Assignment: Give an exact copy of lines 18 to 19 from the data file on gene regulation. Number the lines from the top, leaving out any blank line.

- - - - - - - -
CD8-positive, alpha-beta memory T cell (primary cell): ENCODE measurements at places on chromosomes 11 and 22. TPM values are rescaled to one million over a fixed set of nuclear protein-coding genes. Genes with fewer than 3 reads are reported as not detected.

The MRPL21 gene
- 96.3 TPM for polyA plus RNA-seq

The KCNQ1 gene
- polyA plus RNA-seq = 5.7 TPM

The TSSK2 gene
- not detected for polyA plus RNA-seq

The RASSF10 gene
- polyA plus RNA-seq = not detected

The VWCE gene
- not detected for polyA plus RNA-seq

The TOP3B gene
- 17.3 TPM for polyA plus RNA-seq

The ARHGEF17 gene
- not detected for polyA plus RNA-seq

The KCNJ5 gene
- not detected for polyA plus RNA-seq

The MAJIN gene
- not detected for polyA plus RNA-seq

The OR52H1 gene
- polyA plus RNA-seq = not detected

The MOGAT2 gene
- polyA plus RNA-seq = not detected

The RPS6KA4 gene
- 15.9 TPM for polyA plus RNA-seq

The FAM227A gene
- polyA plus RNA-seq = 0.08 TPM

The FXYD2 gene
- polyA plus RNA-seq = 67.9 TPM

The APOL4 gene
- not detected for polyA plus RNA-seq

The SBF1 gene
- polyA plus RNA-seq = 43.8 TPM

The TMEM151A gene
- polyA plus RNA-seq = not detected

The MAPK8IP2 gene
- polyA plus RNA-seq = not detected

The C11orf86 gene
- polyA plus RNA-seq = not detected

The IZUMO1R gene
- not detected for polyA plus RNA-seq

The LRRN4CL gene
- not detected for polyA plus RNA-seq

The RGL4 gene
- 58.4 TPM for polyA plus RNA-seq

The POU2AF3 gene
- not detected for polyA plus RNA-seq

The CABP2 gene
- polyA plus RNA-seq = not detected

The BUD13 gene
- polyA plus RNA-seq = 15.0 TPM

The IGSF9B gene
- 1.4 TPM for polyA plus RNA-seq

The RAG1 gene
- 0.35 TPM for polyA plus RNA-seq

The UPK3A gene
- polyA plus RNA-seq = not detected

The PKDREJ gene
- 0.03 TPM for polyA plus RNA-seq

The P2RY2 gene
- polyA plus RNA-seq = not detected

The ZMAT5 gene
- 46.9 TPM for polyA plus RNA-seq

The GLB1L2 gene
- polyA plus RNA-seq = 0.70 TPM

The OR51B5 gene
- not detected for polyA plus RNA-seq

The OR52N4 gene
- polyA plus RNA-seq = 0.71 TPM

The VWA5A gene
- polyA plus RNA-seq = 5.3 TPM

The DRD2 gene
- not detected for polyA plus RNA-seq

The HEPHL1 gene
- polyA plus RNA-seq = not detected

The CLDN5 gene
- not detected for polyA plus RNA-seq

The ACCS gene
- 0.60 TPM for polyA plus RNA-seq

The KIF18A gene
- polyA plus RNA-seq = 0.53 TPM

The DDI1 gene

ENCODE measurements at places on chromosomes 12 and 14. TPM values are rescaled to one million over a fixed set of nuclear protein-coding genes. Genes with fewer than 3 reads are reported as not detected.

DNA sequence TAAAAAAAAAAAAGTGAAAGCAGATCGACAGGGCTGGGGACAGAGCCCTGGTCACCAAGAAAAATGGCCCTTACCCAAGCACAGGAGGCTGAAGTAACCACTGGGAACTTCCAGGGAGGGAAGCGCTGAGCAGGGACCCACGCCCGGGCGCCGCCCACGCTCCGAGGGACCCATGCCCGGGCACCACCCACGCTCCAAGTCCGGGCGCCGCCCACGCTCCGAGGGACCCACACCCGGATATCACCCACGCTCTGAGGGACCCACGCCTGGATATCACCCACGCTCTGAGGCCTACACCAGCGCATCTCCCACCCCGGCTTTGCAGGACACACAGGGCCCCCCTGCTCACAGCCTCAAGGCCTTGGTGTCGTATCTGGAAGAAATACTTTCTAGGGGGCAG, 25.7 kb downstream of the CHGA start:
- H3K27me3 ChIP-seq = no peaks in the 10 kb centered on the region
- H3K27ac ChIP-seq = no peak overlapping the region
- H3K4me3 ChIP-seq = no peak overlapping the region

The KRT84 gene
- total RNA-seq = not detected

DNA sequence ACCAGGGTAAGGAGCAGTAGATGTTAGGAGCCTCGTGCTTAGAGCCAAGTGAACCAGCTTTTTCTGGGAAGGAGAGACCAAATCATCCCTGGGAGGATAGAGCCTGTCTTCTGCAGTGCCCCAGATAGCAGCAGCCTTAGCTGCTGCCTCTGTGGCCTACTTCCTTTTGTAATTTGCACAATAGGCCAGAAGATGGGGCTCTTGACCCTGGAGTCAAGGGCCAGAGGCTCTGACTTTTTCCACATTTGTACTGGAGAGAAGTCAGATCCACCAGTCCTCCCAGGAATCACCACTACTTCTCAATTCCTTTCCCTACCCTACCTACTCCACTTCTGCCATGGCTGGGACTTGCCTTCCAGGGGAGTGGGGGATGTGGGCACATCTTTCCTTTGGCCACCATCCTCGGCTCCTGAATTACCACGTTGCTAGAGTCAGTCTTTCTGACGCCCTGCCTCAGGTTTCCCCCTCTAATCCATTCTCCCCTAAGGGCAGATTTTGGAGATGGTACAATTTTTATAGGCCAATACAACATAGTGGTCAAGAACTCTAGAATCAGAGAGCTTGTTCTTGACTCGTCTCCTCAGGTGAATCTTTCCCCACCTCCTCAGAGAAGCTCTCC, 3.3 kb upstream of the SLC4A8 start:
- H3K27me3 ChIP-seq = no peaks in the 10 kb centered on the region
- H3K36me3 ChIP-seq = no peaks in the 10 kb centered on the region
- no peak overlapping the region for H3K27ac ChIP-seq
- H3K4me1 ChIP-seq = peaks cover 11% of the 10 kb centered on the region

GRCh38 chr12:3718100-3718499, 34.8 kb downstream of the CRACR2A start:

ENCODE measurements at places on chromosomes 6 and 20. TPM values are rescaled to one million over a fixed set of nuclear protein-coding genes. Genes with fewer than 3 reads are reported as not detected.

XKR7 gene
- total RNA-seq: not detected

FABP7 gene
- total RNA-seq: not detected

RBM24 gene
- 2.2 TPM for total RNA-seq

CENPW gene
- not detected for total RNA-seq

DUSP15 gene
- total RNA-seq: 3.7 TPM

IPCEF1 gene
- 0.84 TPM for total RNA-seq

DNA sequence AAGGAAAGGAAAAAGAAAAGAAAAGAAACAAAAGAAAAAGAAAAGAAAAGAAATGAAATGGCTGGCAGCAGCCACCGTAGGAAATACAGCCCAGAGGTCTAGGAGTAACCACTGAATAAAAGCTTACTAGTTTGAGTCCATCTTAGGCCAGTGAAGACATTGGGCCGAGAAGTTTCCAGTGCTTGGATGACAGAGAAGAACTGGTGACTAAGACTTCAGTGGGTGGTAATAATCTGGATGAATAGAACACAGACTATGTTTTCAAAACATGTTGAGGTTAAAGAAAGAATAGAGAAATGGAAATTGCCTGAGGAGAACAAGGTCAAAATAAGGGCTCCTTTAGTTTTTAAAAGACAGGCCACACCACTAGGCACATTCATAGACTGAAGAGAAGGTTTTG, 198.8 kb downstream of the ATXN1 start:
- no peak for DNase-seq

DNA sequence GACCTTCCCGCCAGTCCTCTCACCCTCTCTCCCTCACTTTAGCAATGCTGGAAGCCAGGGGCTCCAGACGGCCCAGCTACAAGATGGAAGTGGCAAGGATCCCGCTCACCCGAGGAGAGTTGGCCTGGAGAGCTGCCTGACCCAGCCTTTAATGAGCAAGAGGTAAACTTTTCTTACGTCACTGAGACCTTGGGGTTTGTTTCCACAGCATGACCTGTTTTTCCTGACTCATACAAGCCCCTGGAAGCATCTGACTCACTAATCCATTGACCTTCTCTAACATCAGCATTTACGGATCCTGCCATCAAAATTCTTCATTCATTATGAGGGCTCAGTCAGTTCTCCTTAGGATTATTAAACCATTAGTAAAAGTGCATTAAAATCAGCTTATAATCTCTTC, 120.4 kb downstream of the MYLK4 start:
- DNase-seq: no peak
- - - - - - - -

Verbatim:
The MAJIN gene
- not detected for polyA plus RNA-seq